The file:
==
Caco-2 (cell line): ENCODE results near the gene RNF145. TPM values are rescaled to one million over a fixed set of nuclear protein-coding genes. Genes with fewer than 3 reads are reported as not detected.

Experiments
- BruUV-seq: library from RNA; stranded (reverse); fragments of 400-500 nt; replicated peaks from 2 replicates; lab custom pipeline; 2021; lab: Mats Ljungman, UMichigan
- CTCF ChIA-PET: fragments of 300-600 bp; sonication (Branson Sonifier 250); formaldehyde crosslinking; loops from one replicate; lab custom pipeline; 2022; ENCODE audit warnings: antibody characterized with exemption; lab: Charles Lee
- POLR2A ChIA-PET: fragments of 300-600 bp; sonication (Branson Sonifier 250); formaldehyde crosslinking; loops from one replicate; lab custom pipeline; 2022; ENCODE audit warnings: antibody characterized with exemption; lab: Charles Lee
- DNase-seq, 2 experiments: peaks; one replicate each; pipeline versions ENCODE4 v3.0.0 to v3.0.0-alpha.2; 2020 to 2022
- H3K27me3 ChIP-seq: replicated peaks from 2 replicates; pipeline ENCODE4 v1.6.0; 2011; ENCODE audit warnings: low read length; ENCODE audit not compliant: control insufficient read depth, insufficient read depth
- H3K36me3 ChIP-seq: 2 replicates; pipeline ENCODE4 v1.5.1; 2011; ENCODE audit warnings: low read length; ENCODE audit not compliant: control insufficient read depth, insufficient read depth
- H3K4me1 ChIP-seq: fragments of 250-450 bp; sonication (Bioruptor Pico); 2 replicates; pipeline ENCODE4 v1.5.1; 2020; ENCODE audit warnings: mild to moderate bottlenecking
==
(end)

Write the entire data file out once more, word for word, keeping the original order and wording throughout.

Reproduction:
Caco-2 (cell line): ENCODE results near the gene RNF145. TPM values are rescaled to one million over a fixed set of nuclear protein-coding genes. Genes with fewer than 3 reads are reported as not detected.

Experiments
- BruUV-seq: library from RNA; stranded (reverse); fragments of 400-500 nt; replicated peaks from 2 replicates; lab custom pipeline; 2021; lab: Mats Ljungman, UMichigan
- CTCF ChIA-PET: fragments of 300-600 bp; sonication (Branson Sonifier 250); formaldehyde crosslinking; loops from one replicate; lab custom pipeline; 2022; ENCODE audit warnings: antibody characterized with exemption; lab: Charles Lee
- POLR2A ChIA-PET: fragments of 300-600 bp; sonication (Branson Sonifier 250); formaldehyde crosslinking; loops from one replicate; lab custom pipeline; 2022; ENCODE audit warnings: antibody characterized with exemption; lab: Charles Lee
- DNase-seq, 2 experiments: peaks; one replicate each; pipeline versions ENCODE4 v3.0.0 to v3.0.0-alpha.2; 2020 to 2022
- H3K27me3 ChIP-seq: replicated peaks from 2 replicates; pipeline ENCODE4 v1.6.0; 2011; ENCODE audit warnings: low read length; ENCODE audit not compliant: control insufficient read depth, insufficient read depth
- H3K36me3 ChIP-seq: 2 replicates; pipeline ENCODE4 v1.5.1; 2011; ENCODE audit warnings: low read length; ENCODE audit not compliant: control insufficient read depth, insufficient read depth
- H3K4me1 ChIP-seq: fragments of 250-450 bp; sonication (Bioruptor Pico); 2 replicates; pipeline ENCODE4 v1.5.1; 2020; ENCODE audit warnings: mild to moderate bottlenecking